Update 1:34 p.m. ET: Sen. Richard Burr rejected The New York Times' version of events in comments to CNN's Manu Raju: "Burr flatly denies report that his panel has concluded that Nunes/House Rs behind leak of Warner texts," Raju tweeted. "Says: 'No,' when asked if [Senate Intelligence Committee] concluded that. He also denied they raised concerns about Nunes to Ryan. 'We met with Speaker Ryan to update on our investigation. That was it.'" Our original post appears below.
Republicans on the House Intelligence Committee apparently leaked a Senate Democrat's private text messages to Fox News in an attempt to discredit him, The New York Times writes based on the Senate Intelligence Committee's conclusions. The text messages — in which the Senate Intelligence Committee's ranking member, Mark Warner (D-Va.), attempts to arrange a meeting with the author of the controversial Trump dossier, Christopher Steele, by talking to a Russia-linked lawyer — were initially shared with the House Intelligence Committee by the Senate Intelligence Committee, at the request of the former's chairman, Rep. Devin Nunes (R-Calif.).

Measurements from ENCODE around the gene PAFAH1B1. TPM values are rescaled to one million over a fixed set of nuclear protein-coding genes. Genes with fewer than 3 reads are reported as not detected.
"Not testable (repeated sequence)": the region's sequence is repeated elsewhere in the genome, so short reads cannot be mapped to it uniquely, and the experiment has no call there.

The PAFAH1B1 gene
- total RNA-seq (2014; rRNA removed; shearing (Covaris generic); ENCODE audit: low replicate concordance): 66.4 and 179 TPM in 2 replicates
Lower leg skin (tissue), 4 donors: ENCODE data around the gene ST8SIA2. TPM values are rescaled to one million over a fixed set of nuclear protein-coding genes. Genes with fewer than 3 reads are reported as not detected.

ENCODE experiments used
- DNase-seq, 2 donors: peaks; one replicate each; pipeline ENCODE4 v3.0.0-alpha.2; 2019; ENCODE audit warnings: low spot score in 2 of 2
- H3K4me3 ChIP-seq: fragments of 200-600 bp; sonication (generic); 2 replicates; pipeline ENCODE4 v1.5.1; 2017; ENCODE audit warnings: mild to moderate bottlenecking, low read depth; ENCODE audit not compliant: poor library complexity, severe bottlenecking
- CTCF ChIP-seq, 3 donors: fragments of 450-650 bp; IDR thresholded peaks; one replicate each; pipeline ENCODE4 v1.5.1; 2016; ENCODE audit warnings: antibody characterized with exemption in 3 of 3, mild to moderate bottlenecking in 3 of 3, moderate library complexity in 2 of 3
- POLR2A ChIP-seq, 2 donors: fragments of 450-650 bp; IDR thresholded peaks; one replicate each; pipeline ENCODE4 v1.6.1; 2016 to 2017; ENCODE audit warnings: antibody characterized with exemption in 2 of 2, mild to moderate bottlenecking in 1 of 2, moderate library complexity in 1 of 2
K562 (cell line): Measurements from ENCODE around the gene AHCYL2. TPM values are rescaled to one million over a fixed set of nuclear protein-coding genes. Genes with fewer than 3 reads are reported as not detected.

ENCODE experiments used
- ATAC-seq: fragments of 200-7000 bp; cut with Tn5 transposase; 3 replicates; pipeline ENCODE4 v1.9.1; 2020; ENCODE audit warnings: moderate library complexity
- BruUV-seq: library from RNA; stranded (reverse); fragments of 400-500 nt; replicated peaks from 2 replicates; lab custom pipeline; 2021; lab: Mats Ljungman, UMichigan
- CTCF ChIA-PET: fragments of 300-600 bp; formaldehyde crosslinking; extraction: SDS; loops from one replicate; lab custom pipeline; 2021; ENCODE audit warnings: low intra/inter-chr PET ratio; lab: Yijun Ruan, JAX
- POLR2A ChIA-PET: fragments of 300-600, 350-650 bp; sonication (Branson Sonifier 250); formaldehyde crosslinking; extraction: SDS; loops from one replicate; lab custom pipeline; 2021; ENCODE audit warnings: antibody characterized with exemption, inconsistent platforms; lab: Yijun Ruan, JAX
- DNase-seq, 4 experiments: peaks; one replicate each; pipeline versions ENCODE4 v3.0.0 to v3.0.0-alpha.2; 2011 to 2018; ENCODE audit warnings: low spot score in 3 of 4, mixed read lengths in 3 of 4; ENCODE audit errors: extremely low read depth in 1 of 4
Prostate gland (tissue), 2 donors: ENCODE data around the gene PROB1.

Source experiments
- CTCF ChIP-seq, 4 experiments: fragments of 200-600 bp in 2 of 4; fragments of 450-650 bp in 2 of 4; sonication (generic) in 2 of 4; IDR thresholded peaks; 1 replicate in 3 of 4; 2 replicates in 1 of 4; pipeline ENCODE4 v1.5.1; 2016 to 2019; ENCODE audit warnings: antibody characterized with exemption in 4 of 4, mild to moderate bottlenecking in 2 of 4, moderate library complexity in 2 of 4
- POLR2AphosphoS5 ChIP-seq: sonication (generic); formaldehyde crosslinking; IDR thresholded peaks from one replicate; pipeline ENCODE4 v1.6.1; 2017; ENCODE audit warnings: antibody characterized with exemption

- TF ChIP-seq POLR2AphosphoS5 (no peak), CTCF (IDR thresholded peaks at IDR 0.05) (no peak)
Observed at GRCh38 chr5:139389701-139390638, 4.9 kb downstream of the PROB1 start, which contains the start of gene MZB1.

Copies of the texts had been submitted to the Senate committee by the lawyer who messaged with Warner, Adam Waldman. "The Senate committee has had difficulty making contact with Mr. Steele, whom it views as a key witness," explains The New York Times. "And Mr. Waldman, who knew Mr. Steele, presented himself as a willing partner."
But using the leaked texts, Fox News portrayed Warner as having "had extensive contact last year with a lobbyist for a Russian oligarch who was offering ... access to former British spy and dossier author Christopher Steele." President Trump tweeted in the aftermath: "Wow! …Warner did not want a 'paper trail' on a 'private meeting' … all tied to Crooked Hillary."
The Senate Intelligence Committee's top members, Sen. Richard Burr (R-N.C.) and Warner, were alarmed by the House Republicans' leak, even summoning House Speaker Paul Ryan (R-Wis.) to discuss what happened under Nunes. The leak came just after the House committee had published a controversial memo against the advisement of the FBI. Read the full report at The New York Times.